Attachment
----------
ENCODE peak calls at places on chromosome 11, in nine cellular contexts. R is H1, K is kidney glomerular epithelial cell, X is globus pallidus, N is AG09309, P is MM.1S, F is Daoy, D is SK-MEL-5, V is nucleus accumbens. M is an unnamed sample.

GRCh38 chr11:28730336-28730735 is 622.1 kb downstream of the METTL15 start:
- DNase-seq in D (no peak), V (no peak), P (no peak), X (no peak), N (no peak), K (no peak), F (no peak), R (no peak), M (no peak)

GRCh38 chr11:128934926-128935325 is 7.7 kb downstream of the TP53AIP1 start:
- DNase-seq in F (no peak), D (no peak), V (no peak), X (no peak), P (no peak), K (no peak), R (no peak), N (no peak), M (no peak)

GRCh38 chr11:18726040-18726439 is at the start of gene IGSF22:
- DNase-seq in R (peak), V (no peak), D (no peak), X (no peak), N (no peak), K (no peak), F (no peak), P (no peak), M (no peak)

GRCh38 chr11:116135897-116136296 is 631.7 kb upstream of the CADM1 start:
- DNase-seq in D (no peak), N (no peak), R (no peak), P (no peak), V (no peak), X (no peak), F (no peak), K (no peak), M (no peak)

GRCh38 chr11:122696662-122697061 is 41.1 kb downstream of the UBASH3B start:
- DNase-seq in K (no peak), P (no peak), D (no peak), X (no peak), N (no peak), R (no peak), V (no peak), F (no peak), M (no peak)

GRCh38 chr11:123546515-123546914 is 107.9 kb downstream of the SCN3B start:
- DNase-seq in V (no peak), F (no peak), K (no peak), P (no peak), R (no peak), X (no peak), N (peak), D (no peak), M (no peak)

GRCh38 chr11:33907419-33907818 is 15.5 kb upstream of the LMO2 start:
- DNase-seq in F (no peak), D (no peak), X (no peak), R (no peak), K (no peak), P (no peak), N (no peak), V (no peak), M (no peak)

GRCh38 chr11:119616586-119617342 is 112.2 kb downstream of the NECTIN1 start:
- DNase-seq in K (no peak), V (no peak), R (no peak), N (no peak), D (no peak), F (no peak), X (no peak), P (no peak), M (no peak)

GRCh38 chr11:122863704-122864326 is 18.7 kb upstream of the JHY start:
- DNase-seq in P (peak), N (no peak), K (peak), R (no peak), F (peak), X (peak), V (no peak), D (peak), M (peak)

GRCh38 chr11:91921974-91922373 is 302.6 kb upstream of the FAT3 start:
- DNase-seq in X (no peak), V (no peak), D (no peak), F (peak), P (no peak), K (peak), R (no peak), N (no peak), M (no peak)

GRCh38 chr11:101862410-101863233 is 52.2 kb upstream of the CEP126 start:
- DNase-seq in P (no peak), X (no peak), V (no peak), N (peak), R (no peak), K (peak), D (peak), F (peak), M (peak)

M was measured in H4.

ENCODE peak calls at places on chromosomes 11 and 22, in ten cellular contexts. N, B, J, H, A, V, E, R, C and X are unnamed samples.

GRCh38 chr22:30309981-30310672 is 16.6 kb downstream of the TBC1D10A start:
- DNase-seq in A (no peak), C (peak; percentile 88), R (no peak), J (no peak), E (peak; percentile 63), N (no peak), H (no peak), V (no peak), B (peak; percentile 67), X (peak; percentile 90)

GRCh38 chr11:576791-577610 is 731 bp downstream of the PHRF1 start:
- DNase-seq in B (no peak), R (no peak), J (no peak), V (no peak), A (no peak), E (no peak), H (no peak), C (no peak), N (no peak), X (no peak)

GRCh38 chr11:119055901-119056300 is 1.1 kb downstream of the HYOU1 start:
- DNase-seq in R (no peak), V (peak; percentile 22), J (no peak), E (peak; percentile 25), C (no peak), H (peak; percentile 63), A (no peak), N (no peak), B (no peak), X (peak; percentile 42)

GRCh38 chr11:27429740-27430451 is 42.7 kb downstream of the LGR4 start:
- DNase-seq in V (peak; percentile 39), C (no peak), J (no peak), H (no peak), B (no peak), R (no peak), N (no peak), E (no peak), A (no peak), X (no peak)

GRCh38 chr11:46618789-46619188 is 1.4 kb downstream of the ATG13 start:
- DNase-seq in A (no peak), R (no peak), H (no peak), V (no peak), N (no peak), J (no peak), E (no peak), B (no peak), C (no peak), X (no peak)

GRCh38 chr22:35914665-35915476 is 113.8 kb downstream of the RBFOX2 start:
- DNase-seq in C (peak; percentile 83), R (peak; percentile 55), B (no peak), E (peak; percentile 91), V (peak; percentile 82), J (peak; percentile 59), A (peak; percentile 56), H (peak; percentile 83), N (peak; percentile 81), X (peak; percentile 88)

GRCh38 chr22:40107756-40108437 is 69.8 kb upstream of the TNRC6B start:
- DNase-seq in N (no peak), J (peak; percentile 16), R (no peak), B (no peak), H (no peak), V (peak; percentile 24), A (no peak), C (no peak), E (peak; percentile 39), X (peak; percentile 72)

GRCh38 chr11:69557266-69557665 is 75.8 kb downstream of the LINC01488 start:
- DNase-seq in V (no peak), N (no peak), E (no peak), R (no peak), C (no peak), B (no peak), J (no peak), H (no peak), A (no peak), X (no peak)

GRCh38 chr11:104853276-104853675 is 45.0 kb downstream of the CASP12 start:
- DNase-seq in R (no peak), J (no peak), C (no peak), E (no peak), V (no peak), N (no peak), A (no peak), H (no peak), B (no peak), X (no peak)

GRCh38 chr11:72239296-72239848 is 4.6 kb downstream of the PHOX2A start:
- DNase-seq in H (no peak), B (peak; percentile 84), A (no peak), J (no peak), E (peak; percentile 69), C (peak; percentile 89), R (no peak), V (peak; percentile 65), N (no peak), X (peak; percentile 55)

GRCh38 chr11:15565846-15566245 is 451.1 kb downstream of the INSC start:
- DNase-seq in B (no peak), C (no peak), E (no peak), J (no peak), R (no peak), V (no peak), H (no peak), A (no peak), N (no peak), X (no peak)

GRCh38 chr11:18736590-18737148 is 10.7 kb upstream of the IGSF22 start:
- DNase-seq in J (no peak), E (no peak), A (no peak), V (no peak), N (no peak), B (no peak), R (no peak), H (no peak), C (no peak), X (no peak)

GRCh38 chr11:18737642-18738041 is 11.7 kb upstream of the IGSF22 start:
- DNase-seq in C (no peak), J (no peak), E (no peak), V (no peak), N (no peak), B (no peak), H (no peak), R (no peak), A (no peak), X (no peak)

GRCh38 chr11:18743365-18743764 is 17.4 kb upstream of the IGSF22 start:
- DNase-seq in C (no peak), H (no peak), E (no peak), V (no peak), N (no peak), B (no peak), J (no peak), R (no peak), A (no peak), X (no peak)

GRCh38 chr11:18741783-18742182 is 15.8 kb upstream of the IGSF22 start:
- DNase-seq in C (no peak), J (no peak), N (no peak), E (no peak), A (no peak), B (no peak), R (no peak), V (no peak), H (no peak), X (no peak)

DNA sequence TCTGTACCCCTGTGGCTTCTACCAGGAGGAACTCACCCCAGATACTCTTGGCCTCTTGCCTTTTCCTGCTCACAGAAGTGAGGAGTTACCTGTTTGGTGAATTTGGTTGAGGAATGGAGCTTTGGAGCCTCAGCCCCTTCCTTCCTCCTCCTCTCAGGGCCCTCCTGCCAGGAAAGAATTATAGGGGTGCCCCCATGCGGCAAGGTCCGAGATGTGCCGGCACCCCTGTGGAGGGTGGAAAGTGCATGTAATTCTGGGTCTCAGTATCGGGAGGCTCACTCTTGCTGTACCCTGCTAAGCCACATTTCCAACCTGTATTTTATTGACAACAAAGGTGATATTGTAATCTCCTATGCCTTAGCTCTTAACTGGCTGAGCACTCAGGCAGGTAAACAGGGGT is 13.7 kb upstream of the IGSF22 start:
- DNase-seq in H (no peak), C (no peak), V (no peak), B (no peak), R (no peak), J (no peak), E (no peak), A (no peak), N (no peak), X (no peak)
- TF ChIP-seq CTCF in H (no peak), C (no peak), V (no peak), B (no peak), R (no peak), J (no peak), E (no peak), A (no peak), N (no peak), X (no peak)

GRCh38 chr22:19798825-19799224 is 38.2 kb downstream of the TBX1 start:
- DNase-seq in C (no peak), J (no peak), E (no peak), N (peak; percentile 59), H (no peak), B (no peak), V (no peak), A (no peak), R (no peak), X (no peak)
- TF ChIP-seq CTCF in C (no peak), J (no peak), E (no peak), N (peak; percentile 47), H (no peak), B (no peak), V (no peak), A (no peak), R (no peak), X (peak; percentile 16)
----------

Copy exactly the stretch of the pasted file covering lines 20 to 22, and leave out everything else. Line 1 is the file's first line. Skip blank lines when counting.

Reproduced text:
GRCh38 chr11:91921974-91922373 is 302.6 kb upstream of the FAT3 start:
- DNase-seq in X (no peak), V (no peak), D (no peak), F (peak), P (no peak), K (peak), R (no peak), N (no peak), M (no peak)

GRCh38 chr11:101862410-101863233 is 52.2 kb upstream of the CEP126 start: